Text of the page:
Nearly 1,000 migrants evacuated from Paris camp
The mayor’s office said in a statement that the migrants — mostly from Sudan, Eritrea and Afghanistan — would be housed in emergency shelters for a month, allowing them to begin the asylum process.
“I don’t know where we are going, but it will always be better than here,” said Ahmed, an Afghan who said he was fleeing “the war and the Taliban”.
He is one of several of the migrants to have come from the grim “Jungle” camp in the northern port city of Calais, parts of which were cleared away by authorities earlier this month.
The French government is trying to limit the size of the “Jungle”, now home to about 3,500 people, and persuade migrants to give up on their dream of reaching Britain and apply for asylum in France.
Tightened security has reduced nightly bids to sneak onto trucks or storm the port, and increasing numbers of migrants appear to be giving up and coming to Paris.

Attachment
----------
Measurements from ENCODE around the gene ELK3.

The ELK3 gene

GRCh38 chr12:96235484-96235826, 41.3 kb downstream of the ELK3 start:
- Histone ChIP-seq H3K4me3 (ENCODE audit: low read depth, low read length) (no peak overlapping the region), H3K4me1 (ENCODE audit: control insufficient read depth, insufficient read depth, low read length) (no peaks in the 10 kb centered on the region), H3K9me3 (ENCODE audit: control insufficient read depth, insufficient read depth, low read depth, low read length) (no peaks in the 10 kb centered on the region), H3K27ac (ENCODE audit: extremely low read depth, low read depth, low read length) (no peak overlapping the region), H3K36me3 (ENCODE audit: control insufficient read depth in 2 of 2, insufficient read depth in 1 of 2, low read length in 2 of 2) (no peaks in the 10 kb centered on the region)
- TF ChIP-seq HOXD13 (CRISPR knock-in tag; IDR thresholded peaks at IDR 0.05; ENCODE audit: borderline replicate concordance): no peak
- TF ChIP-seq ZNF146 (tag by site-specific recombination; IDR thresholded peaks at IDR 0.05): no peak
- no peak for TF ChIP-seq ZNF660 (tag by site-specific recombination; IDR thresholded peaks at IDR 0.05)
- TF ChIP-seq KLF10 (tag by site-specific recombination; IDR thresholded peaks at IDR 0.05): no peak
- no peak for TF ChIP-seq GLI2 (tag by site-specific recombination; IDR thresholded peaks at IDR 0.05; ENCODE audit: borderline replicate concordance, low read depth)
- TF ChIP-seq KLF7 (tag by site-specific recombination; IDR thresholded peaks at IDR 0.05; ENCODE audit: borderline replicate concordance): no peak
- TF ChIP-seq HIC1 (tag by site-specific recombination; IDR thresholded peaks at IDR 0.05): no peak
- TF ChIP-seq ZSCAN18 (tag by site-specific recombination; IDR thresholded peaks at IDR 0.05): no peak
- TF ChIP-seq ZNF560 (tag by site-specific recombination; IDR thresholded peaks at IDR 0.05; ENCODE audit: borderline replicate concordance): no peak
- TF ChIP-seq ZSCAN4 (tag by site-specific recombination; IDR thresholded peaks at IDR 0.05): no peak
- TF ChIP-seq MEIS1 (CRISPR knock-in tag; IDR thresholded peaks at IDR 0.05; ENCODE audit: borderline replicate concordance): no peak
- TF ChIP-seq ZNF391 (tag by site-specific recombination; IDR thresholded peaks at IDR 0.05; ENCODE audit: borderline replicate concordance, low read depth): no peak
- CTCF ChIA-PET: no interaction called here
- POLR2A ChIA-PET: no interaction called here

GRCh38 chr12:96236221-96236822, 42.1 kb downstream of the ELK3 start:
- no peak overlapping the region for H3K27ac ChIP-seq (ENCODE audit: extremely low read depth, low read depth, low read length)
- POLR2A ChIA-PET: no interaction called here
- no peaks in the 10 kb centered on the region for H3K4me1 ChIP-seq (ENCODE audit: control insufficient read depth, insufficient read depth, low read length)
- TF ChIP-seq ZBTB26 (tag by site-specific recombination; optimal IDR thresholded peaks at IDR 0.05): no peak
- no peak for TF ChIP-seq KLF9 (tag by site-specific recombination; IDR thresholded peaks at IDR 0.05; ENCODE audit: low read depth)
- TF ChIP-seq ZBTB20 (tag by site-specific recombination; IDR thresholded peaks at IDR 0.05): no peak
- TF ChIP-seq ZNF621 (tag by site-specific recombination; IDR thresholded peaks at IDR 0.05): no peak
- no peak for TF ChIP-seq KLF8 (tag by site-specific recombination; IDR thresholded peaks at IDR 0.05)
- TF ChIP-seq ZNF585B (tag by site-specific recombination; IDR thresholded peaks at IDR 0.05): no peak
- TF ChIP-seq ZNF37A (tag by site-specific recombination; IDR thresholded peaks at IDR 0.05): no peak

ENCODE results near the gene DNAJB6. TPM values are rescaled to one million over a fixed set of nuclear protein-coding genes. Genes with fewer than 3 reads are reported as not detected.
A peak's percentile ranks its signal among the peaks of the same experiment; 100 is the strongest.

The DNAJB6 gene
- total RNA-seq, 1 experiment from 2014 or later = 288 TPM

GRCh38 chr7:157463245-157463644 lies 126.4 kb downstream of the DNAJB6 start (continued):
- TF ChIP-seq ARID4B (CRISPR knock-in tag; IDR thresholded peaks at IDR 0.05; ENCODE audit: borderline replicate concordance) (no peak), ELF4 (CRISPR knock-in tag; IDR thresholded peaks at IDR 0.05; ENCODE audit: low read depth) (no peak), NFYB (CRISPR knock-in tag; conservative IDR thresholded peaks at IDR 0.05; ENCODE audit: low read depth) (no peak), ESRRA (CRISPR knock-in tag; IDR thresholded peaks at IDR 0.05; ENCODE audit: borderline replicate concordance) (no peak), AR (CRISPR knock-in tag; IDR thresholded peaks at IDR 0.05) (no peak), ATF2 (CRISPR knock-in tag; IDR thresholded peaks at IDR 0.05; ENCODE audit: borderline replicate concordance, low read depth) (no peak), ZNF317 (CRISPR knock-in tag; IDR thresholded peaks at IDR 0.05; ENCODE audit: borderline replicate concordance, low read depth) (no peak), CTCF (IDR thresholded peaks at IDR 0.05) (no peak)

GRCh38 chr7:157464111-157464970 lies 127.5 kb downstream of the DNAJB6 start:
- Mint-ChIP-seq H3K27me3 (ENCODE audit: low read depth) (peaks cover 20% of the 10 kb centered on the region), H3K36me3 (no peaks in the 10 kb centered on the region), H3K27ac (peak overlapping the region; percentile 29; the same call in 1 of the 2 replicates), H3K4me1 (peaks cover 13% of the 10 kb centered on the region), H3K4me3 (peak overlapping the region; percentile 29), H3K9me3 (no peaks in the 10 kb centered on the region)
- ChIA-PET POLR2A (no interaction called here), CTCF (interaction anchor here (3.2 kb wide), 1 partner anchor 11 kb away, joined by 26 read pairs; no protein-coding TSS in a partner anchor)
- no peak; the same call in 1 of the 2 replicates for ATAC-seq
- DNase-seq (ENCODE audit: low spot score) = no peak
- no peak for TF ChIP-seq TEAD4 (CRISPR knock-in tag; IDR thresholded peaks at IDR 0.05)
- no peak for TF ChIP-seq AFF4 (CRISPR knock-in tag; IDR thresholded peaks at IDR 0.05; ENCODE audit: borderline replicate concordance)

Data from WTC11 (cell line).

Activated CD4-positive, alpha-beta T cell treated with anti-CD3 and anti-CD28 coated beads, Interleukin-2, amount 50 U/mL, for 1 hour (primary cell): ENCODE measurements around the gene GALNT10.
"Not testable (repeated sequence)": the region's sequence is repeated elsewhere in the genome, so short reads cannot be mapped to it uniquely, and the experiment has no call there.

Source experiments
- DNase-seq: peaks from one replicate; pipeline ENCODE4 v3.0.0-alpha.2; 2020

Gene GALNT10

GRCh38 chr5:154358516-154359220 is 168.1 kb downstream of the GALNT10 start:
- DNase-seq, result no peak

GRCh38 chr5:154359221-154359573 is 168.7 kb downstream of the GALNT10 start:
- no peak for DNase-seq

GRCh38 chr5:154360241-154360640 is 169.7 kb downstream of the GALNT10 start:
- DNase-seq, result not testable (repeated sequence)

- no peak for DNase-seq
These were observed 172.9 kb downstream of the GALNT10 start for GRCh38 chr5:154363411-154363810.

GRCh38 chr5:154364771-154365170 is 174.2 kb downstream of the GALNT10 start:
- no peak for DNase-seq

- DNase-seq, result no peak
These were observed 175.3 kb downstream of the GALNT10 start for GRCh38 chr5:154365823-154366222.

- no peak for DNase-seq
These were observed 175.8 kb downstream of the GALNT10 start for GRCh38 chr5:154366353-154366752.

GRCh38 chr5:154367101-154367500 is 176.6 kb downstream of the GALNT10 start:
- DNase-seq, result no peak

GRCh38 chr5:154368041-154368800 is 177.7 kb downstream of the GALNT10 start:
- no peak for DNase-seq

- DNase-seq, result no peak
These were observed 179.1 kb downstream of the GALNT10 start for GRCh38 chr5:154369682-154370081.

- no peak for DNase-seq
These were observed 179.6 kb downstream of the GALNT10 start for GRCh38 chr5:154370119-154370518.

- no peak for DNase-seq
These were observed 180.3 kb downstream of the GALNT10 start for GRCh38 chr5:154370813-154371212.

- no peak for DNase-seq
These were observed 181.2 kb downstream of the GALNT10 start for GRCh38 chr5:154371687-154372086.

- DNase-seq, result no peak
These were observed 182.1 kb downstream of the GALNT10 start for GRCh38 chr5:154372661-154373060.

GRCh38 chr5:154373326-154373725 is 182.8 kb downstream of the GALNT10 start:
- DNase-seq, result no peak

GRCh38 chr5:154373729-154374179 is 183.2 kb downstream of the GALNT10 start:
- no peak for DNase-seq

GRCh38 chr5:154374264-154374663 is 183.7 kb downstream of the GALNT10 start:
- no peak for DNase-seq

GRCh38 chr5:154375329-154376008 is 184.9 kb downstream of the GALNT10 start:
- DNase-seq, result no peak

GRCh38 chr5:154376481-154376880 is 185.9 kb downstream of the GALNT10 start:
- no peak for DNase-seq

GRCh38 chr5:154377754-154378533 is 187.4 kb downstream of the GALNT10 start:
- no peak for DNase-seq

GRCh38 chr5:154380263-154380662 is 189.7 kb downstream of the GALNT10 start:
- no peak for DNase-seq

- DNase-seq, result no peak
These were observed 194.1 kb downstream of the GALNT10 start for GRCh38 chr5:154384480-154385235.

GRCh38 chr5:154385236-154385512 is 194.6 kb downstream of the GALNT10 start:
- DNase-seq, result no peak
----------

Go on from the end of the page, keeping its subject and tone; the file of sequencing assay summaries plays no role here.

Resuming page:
The Paris camp sprung up underneath an elevated section of the metro train track, and some 400 people were evacuated on March 7 and taken to shelters, but the camp quickly reformed.
“The pace is increasing, I think there are a large number of people who were in Calais and who are coming to Paris,” said regional government official Sophie Brocas.
The evacuation was the 19th of its kind in Paris since June last year, which has seen 6,500 migrants moved to emergency shelters.
More than one million migrants — about half of them Syrians — reached Europe via the Mediterranean last year, a rate of arrival that has continued through the first three months of 2016.
Germany has taken in the bulk of the migrants. Nearly 80,000 people applied for asylum in France in 2015.
In a bid to control the unprecedented flow of people into member states, the European Union has struck a deal with Turkey to return migrants crossing the Mediterranean.
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